ASK EARTHA: New Year’s Resolutions
Dear Eartha, Every year, I make a New Year’s resolution to adopt one new habit to make my life more sustainable. A friend called me a hypocrite, because no matter what I do, I’ll still have an environmental impact. His comment bummed me out. What can one person really do, anyway?
“Bah-humbug,” I say to your friend! This attitude won’t inspire anyone to make positive life changes – whether sustainability-related or not. Because your friend isn’t calling you out for being a hypocrite, he’s calling you out for not being perfect. That’s both unfair and unrealistic.
The goal of sustainability isn’t perfection. Perfection simply isn’t possible because everything we humans do and consume has an environmental impact – from the food we eat and the homes we live in, to the clothes we wear and gear we buy. That’s why calling someone a hypocrite for trying to live more sustainably isn’t just mean, it’s defeatist. Because why bother attempting anything if you know you’ll never succeed?
What we need is a change of perspective. Sustainability isn’t an all-or-nothing game. We can acknowledge that we will never be without environmental sin while also striving to do better. Progress is what matters! And the good news is the solutions to our most pressing environmental challenges are within reach. Think: cleaner electric grids and transportation systems, increased emphasis on re-use and closed-loop manufacturing, and the realization that more stuff doesn’t always bring happiness. So instead of shaming family, friends or even strangers, we should kindly encourage others to do whatever they can to be part of the sustainability movement. That’s why your resolutions are important.
Find your purpose
New Year’s resolutions get scoffed at because most people don’t follow through with them. But that doesn’t mean we shouldn’t make resolutions – we just need to change how we make them. Research in psychology highlights the significance of purpose in personal goal-setting. Whether for the New Year or any time of year, you’ll have greater success achieving your goals if you reflect on the deeper intention underlying them. How? Ask yourself four questions:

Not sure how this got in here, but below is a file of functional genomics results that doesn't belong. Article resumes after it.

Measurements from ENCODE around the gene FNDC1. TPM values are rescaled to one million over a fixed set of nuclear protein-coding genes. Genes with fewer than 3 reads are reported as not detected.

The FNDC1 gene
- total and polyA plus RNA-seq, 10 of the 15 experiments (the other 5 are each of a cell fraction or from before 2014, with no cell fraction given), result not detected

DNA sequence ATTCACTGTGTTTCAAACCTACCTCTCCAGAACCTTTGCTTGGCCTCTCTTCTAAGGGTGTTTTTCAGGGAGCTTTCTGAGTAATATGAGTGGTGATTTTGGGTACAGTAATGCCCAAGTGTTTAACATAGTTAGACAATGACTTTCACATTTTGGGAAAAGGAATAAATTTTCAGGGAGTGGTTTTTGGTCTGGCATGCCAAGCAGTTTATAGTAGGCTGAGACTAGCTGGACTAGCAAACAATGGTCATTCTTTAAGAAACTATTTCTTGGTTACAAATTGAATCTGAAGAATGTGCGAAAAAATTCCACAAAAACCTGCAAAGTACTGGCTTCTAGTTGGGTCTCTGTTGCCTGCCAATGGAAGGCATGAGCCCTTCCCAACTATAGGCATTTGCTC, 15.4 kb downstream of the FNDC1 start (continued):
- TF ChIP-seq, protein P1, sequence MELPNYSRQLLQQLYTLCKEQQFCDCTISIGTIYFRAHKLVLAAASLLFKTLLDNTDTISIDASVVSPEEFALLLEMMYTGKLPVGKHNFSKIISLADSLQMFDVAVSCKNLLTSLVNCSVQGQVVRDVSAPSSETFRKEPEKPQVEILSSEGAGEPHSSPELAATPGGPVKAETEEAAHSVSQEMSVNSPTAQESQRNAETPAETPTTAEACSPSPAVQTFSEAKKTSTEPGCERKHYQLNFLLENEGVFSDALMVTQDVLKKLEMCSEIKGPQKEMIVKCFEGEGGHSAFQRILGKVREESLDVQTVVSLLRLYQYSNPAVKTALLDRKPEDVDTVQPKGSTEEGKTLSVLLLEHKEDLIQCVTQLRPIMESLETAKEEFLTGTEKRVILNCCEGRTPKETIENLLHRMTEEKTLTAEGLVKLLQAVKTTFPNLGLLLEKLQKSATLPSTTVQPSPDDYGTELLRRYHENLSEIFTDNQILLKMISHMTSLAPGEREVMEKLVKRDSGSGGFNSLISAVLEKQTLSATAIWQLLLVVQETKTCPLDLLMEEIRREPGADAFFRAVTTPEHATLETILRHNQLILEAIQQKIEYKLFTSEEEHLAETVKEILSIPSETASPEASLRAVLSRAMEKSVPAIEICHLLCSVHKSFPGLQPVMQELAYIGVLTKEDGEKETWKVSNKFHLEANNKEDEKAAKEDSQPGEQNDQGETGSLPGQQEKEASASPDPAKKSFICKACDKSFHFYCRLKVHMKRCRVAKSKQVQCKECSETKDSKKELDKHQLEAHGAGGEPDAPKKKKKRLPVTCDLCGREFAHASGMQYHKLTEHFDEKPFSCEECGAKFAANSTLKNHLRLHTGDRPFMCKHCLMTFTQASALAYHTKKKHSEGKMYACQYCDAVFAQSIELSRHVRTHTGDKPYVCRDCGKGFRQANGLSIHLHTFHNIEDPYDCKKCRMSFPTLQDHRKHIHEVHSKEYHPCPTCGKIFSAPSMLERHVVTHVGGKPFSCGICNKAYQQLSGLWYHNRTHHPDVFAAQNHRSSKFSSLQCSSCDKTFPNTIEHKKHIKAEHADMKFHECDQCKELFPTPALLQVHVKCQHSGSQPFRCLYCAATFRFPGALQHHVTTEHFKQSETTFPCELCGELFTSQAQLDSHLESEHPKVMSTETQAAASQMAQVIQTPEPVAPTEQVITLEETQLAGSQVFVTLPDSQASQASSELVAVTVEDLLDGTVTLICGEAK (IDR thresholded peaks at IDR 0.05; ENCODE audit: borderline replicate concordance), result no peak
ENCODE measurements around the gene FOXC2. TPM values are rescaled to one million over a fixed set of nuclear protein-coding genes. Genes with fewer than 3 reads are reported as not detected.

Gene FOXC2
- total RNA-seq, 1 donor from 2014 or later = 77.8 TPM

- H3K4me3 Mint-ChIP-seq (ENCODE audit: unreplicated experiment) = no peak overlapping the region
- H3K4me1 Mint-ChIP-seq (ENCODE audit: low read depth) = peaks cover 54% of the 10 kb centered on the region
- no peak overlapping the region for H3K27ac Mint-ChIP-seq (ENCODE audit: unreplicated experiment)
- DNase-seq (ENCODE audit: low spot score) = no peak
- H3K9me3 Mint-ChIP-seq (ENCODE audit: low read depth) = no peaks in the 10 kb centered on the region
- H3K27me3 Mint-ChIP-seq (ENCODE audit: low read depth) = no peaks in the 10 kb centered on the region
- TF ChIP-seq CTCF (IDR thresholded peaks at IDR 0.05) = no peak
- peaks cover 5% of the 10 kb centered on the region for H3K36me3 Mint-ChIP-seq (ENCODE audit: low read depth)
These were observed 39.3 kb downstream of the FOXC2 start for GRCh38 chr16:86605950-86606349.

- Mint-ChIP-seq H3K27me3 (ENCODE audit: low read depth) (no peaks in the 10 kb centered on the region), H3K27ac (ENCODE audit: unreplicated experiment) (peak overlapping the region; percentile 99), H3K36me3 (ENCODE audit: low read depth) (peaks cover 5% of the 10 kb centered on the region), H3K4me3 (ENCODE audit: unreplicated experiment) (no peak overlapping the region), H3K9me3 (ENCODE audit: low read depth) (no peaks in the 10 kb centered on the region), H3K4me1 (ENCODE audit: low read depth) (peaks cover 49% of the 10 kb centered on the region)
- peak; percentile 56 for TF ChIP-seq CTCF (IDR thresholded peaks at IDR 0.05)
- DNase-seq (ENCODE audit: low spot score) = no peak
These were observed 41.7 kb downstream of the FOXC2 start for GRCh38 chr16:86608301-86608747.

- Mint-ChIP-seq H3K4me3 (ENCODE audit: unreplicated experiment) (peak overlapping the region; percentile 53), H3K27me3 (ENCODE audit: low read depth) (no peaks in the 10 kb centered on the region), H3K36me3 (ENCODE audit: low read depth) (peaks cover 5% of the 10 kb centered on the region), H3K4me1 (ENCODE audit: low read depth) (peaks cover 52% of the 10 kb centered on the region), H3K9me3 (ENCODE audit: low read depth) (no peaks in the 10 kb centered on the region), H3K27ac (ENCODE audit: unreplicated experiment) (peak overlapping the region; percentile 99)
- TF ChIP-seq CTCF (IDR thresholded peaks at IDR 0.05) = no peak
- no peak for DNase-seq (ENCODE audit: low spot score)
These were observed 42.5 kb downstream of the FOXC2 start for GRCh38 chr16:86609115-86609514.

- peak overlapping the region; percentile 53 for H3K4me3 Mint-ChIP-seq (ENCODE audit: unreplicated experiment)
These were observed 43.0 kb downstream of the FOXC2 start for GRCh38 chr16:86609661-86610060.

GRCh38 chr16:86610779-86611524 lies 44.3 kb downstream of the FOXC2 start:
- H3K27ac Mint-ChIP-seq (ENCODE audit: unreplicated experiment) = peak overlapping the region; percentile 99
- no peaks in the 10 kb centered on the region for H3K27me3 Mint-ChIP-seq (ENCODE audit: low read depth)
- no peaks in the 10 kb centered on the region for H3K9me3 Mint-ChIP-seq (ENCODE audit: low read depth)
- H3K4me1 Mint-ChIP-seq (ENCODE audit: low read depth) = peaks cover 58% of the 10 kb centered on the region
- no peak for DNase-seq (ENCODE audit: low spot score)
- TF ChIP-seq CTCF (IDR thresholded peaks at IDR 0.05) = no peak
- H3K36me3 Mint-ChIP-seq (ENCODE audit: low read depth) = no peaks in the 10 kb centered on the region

- How does this particular goal fit in with my longer-term goals?
- Why is this goal personally meaningful to me?
- Who, aside from myself, will be positively impacted by my goal?
- What will success look like?
New year, new you
What can one person really do? Well, like the individual snow crystals that move together to create an avalanche, our impact is amplified when we join larger efforts, whether global or local. For example, our community has a goal to increase our waste diversion rate to 40 percent by 2035. We also have a goal to reduce greenhouse gas pollution 80 percent by 2050. There are lots of ways you can help achieve these goals, and we won’t get there without your participation!
Stumped for ideas? I asked a few friends how they plan to live more sustainably in 2021. Maybe their resolutions will inspire you, too:
- Eat vegan or vegetarian meals at least once a week
- Install solar panels at home this summer
- Take the bus to work at least once a week
- Prioritize using second-hand toys and clothes for new baby
- Cut single-use plastic use in half
As for me? I’m planning to trade in my 15-year-old station wagon for an electric car. Of course, I know that electric cars still have impacts – everything does! – but I also know that compared to gas-powered cars, electric cars are far better for the environment. And, by being a relatively early adopter, I demonstrate to others in our community that electric cars are a viable option in the mountains. Will my single purchase save the world? No. But I will be helping to change the transportation system. That’s what matters.
I refuse to let accusations of hypocrisy get me down. After all, are we not an innovative species? If we can send people (and dogs) to space, invent mini computers that fit in our pockets, and create amazing works of art and music, can we not also figure out how to live better upon our only planetary home? And shouldn’t we try? No matter how big or small your resolution, we all have to start somewhere. Your goal-setting demonstrates hope for a better future, and that’s something we should all celebrate.